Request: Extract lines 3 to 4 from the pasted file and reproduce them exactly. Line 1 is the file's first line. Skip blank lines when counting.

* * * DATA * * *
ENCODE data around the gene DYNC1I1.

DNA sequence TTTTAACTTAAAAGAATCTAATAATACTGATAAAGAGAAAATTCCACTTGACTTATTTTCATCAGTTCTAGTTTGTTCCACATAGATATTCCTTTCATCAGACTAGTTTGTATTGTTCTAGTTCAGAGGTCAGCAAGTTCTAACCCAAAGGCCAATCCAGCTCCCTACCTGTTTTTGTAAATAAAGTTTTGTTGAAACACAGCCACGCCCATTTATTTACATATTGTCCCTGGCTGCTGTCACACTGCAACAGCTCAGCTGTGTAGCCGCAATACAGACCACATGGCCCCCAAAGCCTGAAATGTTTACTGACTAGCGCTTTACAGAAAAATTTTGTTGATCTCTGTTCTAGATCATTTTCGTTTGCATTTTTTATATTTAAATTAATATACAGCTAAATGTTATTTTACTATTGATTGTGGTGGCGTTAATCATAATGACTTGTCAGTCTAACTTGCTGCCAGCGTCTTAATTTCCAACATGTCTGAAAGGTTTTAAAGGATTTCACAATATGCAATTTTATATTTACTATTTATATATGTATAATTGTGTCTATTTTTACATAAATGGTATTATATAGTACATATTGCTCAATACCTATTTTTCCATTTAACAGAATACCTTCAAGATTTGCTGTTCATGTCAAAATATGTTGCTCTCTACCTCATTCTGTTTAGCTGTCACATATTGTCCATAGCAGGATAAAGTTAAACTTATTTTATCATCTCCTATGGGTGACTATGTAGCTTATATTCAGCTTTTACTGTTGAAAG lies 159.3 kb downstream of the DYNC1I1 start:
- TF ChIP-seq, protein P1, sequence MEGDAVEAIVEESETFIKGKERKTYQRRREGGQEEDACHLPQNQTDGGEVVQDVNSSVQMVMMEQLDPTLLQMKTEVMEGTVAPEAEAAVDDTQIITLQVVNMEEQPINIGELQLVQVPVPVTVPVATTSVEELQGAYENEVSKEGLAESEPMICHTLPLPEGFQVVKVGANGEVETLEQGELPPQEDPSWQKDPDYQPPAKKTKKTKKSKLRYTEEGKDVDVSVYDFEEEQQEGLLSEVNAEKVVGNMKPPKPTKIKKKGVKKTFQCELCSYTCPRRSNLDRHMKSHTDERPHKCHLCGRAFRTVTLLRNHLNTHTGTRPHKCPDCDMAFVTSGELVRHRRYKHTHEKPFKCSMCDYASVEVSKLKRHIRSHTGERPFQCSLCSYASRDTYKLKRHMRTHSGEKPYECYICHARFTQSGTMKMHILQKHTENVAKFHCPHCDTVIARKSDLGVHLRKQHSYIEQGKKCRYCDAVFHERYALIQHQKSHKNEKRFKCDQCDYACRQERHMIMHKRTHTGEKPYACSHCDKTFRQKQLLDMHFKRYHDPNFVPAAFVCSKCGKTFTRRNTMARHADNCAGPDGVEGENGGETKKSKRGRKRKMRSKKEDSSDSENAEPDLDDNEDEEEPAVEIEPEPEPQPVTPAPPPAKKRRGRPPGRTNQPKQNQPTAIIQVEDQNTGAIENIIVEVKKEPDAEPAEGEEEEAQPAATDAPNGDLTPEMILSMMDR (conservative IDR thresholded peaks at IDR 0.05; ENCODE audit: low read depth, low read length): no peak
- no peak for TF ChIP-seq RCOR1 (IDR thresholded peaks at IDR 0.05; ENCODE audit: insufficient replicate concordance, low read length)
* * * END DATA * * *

- TF ChIP-seq, protein P1, sequence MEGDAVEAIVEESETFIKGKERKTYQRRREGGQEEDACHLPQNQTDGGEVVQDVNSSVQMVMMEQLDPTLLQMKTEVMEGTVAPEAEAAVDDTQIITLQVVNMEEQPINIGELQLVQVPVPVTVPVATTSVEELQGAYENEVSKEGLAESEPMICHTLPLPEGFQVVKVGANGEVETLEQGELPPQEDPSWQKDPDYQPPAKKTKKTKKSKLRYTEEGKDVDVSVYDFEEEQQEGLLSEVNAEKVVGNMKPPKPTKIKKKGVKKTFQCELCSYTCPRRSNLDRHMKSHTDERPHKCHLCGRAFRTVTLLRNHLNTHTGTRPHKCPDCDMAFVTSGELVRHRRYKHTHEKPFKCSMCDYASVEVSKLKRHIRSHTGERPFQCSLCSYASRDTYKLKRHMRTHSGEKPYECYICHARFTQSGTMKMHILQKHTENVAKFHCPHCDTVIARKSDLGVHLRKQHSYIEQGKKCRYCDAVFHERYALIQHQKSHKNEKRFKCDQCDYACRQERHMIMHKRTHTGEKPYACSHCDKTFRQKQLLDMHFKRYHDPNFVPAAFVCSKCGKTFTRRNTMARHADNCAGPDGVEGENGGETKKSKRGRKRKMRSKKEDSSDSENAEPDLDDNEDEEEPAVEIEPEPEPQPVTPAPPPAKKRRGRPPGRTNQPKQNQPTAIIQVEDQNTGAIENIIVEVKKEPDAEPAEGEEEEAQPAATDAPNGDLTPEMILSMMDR (conservative IDR thresholded peaks at IDR 0.05; ENCODE audit: low read depth, low read length): no peak
- no peak for TF ChIP-seq RCOR1 (IDR thresholded peaks at IDR 0.05; ENCODE audit: insufficient replicate concordance, low read length)